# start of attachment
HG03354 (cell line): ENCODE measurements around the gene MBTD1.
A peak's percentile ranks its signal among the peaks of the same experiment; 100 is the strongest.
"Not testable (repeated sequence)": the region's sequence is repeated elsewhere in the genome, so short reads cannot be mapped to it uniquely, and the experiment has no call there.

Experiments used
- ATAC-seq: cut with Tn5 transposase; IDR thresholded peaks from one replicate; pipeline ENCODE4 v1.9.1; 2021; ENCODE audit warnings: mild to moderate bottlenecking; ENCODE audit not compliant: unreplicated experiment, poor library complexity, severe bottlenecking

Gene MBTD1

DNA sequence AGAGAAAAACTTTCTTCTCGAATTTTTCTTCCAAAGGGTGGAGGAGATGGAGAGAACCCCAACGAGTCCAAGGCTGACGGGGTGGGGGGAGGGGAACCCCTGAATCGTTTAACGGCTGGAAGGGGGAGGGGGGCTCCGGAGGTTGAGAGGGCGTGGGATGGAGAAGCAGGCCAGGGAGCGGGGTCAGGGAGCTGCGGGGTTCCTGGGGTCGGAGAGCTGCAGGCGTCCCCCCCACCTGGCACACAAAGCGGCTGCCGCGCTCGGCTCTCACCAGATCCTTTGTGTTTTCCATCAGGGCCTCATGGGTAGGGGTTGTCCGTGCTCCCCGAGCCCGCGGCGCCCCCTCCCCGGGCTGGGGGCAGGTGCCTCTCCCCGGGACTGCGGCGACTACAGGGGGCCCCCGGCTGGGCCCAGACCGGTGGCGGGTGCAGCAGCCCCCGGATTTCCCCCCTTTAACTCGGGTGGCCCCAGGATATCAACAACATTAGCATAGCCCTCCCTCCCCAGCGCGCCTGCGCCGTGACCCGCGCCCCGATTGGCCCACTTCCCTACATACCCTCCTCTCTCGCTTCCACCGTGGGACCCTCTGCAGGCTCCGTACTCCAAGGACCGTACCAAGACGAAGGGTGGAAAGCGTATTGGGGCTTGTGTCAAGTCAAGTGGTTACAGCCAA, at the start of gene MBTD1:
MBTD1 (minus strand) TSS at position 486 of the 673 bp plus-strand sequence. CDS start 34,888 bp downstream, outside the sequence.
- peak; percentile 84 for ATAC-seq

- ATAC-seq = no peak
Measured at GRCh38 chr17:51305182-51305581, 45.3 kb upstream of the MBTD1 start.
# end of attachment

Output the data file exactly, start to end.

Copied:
HG03354 (cell line): ENCODE measurements around the gene MBTD1.
A peak's percentile ranks its signal among the peaks of the same experiment; 100 is the strongest.
"Not testable (repeated sequence)": the region's sequence is repeated elsewhere in the genome, so short reads cannot be mapped to it uniquely, and the experiment has no call there.

Experiments used
- ATAC-seq: cut with Tn5 transposase; IDR thresholded peaks from one replicate; pipeline ENCODE4 v1.9.1; 2021; ENCODE audit warnings: mild to moderate bottlenecking; ENCODE audit not compliant: unreplicated experiment, poor library complexity, severe bottlenecking

Gene MBTD1

DNA sequence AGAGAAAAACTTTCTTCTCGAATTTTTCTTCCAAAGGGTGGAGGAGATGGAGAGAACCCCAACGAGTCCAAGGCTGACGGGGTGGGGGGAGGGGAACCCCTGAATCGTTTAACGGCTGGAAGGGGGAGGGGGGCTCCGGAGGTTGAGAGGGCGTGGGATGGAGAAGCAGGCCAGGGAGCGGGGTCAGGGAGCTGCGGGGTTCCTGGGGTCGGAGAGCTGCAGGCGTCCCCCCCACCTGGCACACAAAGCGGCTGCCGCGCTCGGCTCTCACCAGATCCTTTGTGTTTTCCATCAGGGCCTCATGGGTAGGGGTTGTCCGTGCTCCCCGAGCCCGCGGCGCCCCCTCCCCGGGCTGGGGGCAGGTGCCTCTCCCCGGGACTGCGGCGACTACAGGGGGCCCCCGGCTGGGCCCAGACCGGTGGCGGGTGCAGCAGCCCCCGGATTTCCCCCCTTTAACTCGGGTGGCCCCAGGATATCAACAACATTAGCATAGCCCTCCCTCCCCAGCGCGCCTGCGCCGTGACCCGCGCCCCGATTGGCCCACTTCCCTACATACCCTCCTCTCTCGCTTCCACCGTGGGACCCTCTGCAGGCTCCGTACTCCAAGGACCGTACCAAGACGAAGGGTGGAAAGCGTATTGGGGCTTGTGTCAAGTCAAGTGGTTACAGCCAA, at the start of gene MBTD1:
MBTD1 (minus strand) TSS at position 486 of the 673 bp plus-strand sequence. CDS start 34,888 bp downstream, outside the sequence.
- peak; percentile 84 for ATAC-seq

- ATAC-seq = no peak
Measured at GRCh38 chr17:51305182-51305581, 45.3 kb upstream of the MBTD1 start.